Being prepared can help introverts start conversations at big conferences, says Paul Brack.
Guest contributor Paul Brack
In the last few years, introverts have become the new geeks. In the past we were painted as miserable wallflowers. Now, thanks in large part to Susan Cain’s book Quiet and her accompanying TED talk in 2012, we’re often portrayed as the conscientious, thoughtful people who are going to quietly invent the technology needed to save the world.
Whilst the reality has of course always lain somewhere between these two extremes, there’s one thing that is true for introverts: we generally struggle with networking. Introverts find over-stimulating environments, like large groups at conferences, difficult to navigate. But that shouldn’t put an introverted scientist off from adapting their networking tools to suit their character.
At its heart, networking is about forming relationships. Some psychologists have suggested that introverted people take longer to make connections than extroverted people, as they find it more tiring. This is based on the description formulated by Katharine Cook Briggs and Isabel Briggs Myers (building on the work of Carl Jung), the developers of the Myers-Briggs Type Indicator ‘personality test’, that whereas extroverts are energised by meeting new people, introverts are drained.
However, in science, and especially in academia, it is essential to have a broad network. Collaborations and even job offers can often stem from simple conversations at conferences or online. As a result, it’s paramount that introverts find a way to engage in conversations. During my PhD I’ve worked out some tricks that have helped me to go about networking effectively, in a way that suits my introverted personality.
Introverts often struggle with small talk, but, give them a reason to speak to someone and they’re fine. Tell them to just ‘have a chat’ and things can get messy. So before I start talking to people, I always work out mentally what I’m going to say. By doing this, I come across in a composed manner and am able to avoid the awkwardness that might otherwise ensue.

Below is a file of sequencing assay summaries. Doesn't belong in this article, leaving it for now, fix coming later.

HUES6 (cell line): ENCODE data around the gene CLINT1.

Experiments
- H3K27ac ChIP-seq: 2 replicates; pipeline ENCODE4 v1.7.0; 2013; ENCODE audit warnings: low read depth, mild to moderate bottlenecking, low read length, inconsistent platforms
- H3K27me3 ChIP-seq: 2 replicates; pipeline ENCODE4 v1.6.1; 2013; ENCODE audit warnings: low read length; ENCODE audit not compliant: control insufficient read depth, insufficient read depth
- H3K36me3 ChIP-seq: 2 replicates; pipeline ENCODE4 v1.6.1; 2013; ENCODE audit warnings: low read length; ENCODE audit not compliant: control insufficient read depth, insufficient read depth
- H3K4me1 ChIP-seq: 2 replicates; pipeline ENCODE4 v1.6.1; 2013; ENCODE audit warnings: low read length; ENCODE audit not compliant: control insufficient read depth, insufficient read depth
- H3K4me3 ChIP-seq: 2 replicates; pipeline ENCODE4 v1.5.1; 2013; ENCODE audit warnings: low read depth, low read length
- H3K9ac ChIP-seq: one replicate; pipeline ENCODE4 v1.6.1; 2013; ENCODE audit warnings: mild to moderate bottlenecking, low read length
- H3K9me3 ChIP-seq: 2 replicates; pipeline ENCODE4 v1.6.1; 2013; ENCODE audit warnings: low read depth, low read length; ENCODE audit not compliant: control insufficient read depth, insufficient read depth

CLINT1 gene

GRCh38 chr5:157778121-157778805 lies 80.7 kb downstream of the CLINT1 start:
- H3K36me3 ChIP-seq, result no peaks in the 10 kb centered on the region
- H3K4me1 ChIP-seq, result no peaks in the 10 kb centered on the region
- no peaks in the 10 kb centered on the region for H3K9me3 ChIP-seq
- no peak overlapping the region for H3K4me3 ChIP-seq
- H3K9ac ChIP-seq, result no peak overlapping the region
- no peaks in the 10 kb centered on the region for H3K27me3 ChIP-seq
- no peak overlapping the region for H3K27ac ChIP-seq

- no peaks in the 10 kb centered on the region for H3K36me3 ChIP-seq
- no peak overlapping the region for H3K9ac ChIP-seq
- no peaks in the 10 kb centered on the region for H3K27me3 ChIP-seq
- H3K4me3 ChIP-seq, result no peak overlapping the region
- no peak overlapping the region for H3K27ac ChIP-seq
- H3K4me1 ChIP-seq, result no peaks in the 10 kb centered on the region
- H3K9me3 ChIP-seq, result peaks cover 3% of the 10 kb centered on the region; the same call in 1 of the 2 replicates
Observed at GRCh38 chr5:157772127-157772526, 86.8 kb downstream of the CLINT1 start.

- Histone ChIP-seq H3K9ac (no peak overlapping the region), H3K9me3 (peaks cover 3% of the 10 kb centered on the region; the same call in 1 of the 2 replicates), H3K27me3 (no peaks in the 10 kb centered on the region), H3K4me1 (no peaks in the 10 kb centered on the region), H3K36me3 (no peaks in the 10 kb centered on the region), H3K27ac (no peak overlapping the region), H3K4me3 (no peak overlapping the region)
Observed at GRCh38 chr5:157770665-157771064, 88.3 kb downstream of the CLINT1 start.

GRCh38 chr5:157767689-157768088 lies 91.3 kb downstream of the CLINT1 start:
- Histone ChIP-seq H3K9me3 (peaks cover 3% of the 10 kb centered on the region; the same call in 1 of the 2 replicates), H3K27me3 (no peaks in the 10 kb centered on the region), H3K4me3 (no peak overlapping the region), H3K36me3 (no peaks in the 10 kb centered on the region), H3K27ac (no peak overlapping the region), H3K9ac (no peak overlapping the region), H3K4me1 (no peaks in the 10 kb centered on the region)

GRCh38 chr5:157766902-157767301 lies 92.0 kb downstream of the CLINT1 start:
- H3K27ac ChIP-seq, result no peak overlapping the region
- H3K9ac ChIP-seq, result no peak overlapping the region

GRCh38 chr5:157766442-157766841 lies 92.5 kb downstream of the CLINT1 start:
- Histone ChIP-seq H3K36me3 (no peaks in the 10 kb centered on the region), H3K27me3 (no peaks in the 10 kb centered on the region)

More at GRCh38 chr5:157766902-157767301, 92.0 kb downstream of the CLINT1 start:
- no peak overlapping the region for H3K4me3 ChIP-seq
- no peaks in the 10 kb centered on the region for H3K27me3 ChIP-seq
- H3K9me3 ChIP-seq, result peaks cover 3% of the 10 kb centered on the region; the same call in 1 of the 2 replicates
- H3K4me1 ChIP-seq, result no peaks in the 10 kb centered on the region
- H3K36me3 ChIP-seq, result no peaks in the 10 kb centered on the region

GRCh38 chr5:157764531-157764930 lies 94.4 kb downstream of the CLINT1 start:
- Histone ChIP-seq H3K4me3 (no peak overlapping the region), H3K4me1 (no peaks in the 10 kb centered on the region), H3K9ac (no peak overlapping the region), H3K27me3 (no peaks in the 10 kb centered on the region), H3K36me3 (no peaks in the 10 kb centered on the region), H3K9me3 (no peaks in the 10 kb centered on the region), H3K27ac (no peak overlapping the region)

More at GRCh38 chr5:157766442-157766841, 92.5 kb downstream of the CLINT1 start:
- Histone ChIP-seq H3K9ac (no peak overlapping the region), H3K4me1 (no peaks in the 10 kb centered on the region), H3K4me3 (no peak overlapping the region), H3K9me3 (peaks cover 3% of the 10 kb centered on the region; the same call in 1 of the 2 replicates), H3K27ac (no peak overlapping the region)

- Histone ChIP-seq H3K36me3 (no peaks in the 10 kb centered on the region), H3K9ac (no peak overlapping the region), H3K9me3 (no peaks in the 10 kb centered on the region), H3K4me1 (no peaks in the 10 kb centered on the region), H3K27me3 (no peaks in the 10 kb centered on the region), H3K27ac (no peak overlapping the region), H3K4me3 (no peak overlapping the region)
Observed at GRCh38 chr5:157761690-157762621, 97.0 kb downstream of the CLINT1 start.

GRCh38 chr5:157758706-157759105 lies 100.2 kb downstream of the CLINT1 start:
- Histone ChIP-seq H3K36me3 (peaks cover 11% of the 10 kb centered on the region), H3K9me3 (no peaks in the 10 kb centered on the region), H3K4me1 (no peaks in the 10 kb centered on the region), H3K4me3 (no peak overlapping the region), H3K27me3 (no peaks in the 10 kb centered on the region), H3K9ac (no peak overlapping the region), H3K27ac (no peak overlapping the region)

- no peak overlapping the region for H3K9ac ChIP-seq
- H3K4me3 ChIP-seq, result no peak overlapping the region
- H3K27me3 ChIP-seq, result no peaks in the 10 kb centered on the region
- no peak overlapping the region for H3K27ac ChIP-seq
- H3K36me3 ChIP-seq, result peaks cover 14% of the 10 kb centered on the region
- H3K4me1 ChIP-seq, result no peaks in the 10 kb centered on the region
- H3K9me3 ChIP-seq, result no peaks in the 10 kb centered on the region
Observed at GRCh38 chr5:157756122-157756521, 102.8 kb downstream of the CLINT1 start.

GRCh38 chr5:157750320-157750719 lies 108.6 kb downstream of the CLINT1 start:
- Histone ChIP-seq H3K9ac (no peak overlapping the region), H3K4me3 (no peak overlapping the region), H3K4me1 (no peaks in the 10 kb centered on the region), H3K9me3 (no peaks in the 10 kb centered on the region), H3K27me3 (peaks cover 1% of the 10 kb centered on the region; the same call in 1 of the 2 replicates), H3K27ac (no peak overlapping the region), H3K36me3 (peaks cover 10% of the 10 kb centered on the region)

One at a time
As my PhD project is quite different to the rest of my research group, I often find myself attending conferences by myself. At the first couple, I stood around on the fringes, but even someone as content with my own company as me got bored of that pretty quickly! Approaching large, noisy groups immersed in free-flowing conversation was daunting (it’s difficult to mentally plan what are going to say when you don’t know what a group is talking about), so instead I started looking for other people in the same situation as myself, striking up the one-on-one conversations which I, like most introverts, find more comfortable.
Join a committee
A great way for an introvert to form connections is to join a committee. There are committees all over the place – every learned society has a sprawling web of them, in perpetual need of new volunteers. Join one, and you are instantly part of a network. As you start organising events and doing other activities with your fellow committee members over an extended period of time, you will have the chance to show them what you can do, and form meaningful connections.
Social media is a beautiful tool for an introvert. Scared you’re going to say the wrong thing? Don’t worry, you can retype your message as many times as you need to before you hit send. Don’t want to cold call someone? Tweet them instead. It’s a great way to contact people who you may not know how to approach face-to-face or over the phone.
Present, present, present!
Submit those abstracts and give as many oral presentations as you can. Yes, you may hate it. And yes, the first few you do might be sweaty, stuttering nightmares. But if you persist, you will get better. I have now reached the stage where I actually enjoy giving presentations, which is not something I would have believed possible a couple of years ago. More importantly, by presenting at conferences, you are giving people a reason to talk to you; you’re effectively inviting them to network with you. As I am always more comfortable when somebody approaches me, this suits me down to the ground.
Plenty of introverts think they need to change their character and become pseudo-extroverts in order to network effectively. I hope these tips have shown you that this is not the case.
Paul Brack is a winner of the 2015 Naturejobs Career Expo journalism competition, and a materials chemistry PhD student in the Energy Research Laboratory at Loughborough University. He is developing catalysts to generate hydrogen from water. Paul has won prizes in several science communication competitions during his undergraduate and PhD studies, and aspires to make the jump from amateur to professional science writer. He tweets at @paulbrack25.